Chronic Pain and its Effects on the Brain

June 20, 2017

How ongoing chronic pain can affect the brain

In the past couple of years, it has become evident that chronic pain can lead to brain damage and deterioration in the body. This includes damage to the central nervous system, which impacts motor and sensory function, and neurochemical systems. This damage to the brain tissue is measurable and quantifiable, making immediate and precise treatment of chronic pain essential for preventing your chronic pain from causing further health issues.

There are several studies that show the effect that specific chronic pain conditions have on the brain. These conditions include headaches, fibromyalgia, back pain, and irritable bowel syndrome. While it may seem logical to use pain reducing medication to treat the symptoms of your chronic pain, this medication doesn’t have the same positive influence on the brain as treating the neurological component of your chronic pain to establish better health in the long-term.

One of the primary studies conducted on this topic, studying the effects of lower back pain on the brain, was done at North Western University by Dr. Apkarian — a Professor of Physiology. The results showed that up to an 11% shrinkage in the brain occurred as a result of chronic pain.  What’s also interesting is that the loss that occurred in the pre-frontal cortex and the thalamus (a vital structure of the brain that involves sensory and motor signal relay and regulates consciousness and sleep) was related to the amount of time the person was in pain.

For every year of pain suffered, there was a 1.3 cm² of decrease in the grey matter (the grey matter is the outer portion of the brain which contains all the cell bodies). The good news, however, is that the loss of the cortical thickening, or the outer layer of the brain, did not cause any neuron loss, and therefore with proper treatment the damage can be reversed.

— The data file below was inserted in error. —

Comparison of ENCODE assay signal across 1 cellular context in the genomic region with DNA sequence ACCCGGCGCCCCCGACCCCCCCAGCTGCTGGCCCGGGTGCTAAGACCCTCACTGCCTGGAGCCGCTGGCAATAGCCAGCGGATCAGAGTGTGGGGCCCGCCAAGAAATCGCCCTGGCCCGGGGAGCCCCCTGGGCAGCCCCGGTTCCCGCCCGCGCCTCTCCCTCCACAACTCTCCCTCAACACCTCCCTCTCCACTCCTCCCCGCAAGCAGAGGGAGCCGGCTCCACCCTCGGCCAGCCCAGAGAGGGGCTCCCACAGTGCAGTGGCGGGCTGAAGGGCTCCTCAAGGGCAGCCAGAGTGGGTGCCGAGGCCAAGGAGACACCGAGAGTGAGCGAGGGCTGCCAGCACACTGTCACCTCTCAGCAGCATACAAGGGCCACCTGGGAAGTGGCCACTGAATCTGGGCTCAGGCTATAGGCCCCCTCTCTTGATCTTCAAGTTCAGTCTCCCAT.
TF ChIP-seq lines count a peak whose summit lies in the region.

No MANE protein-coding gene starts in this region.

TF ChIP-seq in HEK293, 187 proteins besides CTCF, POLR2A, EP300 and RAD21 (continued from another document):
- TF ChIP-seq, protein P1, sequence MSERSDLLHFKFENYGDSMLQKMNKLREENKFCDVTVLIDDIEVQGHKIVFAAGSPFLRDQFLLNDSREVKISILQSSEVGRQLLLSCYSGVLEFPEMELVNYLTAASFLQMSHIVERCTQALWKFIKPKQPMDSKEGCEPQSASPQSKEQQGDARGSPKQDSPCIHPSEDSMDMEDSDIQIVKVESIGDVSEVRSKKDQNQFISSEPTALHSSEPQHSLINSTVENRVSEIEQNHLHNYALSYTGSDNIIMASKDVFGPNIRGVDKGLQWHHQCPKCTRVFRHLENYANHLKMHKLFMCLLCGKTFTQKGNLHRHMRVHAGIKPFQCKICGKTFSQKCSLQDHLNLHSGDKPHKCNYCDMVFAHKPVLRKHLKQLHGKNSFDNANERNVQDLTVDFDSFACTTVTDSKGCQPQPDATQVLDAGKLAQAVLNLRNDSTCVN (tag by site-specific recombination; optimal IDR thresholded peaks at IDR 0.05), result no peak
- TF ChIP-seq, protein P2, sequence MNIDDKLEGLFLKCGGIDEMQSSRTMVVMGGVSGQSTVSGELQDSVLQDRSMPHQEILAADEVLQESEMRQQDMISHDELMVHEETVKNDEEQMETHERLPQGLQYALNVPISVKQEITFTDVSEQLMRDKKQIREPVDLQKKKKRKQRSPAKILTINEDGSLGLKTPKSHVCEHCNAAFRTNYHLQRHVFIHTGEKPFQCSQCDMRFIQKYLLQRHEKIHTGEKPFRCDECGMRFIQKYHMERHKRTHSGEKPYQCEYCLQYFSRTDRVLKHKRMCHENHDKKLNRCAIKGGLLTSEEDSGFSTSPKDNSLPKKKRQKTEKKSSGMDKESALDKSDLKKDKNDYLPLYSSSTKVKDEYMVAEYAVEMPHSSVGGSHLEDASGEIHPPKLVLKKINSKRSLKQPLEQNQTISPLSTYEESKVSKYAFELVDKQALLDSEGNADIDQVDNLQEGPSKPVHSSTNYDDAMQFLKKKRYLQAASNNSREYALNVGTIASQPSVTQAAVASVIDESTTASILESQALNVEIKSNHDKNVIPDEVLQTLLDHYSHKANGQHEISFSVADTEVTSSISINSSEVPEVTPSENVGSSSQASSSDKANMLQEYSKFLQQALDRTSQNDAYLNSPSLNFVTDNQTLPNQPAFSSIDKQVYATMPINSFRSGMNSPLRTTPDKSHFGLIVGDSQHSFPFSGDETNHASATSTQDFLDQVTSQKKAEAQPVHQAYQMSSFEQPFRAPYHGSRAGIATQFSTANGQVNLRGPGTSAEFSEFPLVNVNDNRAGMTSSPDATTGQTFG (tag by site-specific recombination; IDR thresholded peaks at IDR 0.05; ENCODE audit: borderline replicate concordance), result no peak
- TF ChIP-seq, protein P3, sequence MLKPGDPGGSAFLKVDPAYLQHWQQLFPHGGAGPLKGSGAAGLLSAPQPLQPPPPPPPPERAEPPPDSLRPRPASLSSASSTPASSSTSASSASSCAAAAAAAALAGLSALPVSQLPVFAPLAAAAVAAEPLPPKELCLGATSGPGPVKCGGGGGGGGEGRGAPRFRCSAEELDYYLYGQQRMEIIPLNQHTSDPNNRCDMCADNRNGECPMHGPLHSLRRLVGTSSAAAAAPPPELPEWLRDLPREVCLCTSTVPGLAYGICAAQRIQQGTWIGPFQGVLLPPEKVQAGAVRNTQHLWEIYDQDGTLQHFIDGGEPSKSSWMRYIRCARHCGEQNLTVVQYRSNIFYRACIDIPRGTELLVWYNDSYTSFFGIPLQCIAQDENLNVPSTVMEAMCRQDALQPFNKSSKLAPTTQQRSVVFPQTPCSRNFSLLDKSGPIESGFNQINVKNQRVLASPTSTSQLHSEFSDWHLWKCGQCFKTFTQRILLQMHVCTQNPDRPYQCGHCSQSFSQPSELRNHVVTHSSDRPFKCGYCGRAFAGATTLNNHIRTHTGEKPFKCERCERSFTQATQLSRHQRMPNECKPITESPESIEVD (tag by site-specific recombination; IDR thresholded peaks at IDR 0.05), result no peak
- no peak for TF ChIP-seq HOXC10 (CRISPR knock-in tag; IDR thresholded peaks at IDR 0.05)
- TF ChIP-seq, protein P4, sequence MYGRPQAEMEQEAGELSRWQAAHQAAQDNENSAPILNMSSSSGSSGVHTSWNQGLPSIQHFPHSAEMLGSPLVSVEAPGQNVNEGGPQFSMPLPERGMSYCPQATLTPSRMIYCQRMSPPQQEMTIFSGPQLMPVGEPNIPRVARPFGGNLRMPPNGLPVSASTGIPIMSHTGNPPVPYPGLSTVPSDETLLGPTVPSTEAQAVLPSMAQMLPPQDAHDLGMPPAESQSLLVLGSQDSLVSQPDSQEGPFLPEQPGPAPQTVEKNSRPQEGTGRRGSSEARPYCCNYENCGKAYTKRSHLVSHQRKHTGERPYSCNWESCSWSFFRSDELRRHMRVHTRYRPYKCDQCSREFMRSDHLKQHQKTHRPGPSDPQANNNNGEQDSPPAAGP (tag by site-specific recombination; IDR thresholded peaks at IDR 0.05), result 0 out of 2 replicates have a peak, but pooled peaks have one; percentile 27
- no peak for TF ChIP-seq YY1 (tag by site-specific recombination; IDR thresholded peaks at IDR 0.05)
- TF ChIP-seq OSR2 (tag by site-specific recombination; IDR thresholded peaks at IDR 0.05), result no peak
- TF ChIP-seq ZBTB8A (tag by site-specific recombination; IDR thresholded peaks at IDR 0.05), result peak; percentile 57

Those of us who have been exposed to the pain and suffering of patients can identify with the fact that brain damage is becoming more and more profound.  Furthermore, patients who have been suffering from pain often present with an alteration to their sensitivity and their sensory interpretation of odor, taste, heat, emotions, and touch to varying degrees, due to the fact that they have often been compromised for many years. In fact, much of our clinical observations have now been backed by further studies concluding that patients who have been suffering from pain for a prolonged period are not able to process stimuli in a normal fashion. This relates to the way that the forebrain (the portion of our head that we touch to check our temperature) is able to process dopamine and opioids. What appears to be altered due to chronic pain are the brain receptors for these neurotransmitters indicating that chronic pain is not just a condition that requires treatment of symptoms, but a disease that needs a holistic approach to treat the underlying cause of the pain.

In our KKT clinics we often see patients display a positive change in their attitudes, their memory, their vision, their self-esteem, and their whole persona often comes back to life after a few months of care. These positive effects relate to a separate study of patients who were able to regain some of the brain function they lost as a result of their long standing chronic pain.

KKT’s state-of-the-art technology is designed to return your body to its peak state through a comprehensive treatment and post-treatment plan. If followed consistently, KKT’s treatment is often more effective and less invasive than other invasive treatments which often don’t treat the underlying cause of your pain.

If you are concerned about the symptoms or physical pain you are experiencing, a comprehensive diagnostic assessment by a KKT physician will determine if you require treatment. Click here to find your nearest KKT clinic and book an appointment.


Posted in All Conditions by KKT Team

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